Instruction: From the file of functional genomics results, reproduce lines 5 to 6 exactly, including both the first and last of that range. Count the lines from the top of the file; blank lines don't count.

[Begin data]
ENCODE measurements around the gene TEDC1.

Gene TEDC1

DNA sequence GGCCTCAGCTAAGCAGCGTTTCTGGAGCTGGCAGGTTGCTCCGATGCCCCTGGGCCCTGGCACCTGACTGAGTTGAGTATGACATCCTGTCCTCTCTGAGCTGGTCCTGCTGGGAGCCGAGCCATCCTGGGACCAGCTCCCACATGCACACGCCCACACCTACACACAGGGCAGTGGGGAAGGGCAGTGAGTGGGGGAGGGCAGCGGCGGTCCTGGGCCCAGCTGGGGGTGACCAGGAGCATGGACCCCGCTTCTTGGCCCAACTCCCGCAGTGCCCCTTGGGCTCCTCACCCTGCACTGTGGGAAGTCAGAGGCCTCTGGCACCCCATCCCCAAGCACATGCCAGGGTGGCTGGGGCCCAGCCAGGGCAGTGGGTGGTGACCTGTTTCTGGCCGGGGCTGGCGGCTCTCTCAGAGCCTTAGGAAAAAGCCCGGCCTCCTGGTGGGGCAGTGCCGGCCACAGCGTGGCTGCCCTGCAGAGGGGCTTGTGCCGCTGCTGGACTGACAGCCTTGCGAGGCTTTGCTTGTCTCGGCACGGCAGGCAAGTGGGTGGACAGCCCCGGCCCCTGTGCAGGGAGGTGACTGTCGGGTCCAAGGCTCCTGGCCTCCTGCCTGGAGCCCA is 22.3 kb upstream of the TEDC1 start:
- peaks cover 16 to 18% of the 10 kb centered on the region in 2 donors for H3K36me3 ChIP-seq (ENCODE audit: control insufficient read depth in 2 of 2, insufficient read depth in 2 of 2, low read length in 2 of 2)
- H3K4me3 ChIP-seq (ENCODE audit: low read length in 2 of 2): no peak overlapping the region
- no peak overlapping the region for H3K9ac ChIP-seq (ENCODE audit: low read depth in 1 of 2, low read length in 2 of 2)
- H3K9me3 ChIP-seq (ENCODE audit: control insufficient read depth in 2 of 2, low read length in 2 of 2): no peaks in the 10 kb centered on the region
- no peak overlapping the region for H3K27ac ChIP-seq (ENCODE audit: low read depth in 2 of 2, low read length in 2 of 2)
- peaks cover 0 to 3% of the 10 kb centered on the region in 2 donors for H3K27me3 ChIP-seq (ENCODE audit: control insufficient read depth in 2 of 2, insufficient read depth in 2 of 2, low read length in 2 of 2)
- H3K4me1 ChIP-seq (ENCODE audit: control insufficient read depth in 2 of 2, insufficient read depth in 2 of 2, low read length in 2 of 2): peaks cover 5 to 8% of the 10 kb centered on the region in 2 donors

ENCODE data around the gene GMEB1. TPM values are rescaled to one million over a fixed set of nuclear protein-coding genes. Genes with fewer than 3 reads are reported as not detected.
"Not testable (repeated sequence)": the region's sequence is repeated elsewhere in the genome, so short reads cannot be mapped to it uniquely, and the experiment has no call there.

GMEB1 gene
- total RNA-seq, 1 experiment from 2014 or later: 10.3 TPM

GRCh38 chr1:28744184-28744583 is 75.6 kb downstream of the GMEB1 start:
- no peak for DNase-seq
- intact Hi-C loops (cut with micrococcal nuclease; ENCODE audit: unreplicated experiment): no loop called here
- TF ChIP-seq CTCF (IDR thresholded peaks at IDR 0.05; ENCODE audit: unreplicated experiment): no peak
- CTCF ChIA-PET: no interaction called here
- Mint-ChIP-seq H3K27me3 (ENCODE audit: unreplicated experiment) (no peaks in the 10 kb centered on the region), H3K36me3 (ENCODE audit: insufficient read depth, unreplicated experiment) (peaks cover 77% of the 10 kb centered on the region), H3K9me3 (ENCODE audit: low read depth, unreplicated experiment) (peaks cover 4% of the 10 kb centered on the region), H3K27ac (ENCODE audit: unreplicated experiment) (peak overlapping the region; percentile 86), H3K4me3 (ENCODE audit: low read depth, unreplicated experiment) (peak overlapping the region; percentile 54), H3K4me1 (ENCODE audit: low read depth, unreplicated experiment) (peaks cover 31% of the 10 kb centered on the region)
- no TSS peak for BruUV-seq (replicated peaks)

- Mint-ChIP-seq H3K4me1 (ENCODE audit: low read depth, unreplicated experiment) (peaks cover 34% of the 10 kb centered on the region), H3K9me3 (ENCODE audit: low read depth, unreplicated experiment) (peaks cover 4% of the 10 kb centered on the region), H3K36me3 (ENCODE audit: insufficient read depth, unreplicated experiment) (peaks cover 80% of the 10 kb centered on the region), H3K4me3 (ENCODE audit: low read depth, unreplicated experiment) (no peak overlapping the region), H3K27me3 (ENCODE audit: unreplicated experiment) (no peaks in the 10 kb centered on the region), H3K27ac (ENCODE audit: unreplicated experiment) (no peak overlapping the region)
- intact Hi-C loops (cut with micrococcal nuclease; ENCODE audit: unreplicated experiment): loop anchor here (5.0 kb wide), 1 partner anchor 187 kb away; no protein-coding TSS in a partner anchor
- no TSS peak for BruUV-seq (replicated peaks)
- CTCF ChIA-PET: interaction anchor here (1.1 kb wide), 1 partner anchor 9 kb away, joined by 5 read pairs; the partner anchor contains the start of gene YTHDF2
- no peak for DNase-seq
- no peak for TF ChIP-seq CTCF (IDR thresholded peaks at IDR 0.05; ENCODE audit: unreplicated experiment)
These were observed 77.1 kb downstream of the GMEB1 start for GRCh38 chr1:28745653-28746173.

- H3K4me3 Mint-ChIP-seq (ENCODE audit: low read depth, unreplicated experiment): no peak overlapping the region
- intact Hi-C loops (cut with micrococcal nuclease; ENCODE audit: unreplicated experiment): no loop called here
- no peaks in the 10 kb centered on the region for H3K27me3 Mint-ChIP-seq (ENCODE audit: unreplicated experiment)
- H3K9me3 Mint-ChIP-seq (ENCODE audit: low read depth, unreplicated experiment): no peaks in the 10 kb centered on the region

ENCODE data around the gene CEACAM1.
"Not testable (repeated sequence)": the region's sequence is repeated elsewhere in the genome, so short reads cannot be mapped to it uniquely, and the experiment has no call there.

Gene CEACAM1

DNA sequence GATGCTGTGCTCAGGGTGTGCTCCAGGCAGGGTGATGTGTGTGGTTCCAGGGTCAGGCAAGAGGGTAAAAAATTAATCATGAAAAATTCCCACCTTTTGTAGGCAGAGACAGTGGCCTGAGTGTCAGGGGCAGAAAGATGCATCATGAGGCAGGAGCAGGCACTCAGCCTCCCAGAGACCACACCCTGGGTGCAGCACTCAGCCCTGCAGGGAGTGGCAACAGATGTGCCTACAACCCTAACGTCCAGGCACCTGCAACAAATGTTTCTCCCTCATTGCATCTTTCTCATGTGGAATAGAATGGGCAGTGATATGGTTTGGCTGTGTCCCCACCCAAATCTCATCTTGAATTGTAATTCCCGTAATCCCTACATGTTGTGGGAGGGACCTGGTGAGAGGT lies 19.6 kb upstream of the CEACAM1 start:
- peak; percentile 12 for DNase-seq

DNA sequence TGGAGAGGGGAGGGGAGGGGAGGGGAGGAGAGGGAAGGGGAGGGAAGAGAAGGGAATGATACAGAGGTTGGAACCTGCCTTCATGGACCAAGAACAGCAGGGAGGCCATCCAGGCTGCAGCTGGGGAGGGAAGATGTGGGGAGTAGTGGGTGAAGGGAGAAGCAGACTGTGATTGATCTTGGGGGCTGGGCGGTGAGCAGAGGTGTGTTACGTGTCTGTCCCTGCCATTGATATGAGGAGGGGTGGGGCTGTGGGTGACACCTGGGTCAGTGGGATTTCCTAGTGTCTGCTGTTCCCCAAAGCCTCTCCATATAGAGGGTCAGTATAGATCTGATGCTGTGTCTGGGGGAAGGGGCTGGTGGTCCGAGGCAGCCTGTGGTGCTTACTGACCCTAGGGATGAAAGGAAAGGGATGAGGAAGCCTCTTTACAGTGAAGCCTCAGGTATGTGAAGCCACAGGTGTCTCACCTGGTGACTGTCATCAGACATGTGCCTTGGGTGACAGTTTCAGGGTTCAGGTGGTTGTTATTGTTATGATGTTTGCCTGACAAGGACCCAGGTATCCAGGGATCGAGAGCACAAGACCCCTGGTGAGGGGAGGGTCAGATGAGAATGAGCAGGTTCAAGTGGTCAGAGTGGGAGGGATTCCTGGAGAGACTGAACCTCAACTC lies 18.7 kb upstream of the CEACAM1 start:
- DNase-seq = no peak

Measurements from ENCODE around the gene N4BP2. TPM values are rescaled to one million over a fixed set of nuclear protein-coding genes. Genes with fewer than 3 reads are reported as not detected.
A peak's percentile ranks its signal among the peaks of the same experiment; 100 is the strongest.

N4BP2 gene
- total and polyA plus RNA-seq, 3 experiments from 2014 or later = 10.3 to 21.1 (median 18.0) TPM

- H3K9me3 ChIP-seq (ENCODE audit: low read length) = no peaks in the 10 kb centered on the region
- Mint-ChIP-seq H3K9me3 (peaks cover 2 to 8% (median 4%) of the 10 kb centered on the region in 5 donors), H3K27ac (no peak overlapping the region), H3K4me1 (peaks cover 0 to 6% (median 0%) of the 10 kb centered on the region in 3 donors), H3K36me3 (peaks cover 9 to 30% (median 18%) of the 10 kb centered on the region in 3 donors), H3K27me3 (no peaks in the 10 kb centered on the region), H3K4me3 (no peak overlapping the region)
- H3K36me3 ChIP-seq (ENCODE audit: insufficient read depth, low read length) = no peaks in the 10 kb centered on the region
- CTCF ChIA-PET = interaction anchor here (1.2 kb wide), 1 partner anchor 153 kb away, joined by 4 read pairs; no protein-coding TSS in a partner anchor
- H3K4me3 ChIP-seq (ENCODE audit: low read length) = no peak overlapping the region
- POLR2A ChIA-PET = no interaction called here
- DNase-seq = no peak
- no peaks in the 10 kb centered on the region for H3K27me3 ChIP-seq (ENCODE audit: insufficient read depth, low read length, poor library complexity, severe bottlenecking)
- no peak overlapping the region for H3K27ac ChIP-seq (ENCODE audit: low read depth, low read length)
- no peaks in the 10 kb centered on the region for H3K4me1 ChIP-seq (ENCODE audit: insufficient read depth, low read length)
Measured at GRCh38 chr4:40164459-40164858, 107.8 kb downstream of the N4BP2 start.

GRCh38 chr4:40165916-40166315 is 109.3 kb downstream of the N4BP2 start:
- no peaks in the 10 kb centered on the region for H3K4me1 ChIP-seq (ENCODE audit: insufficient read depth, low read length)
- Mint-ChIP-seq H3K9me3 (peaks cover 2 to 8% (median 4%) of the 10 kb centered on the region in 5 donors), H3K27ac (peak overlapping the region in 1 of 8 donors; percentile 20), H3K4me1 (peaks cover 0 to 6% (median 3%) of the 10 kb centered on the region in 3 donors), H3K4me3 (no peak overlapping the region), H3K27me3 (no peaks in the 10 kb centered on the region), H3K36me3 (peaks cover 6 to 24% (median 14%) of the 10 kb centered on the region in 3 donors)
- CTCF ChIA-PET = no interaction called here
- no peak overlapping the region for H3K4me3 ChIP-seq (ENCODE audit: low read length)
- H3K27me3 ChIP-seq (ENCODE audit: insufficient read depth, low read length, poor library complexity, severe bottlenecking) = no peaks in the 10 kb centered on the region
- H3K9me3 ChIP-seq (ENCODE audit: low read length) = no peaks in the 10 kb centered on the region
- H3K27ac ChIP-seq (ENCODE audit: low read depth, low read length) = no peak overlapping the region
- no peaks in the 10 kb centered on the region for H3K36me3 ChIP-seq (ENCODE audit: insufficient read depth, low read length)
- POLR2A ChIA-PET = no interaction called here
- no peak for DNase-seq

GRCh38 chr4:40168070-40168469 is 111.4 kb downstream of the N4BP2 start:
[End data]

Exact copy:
- H3K4me3 ChIP-seq (ENCODE audit: low read length in 2 of 2): no peak overlapping the region
- no peak overlapping the region for H3K9ac ChIP-seq (ENCODE audit: low read depth in 1 of 2, low read length in 2 of 2)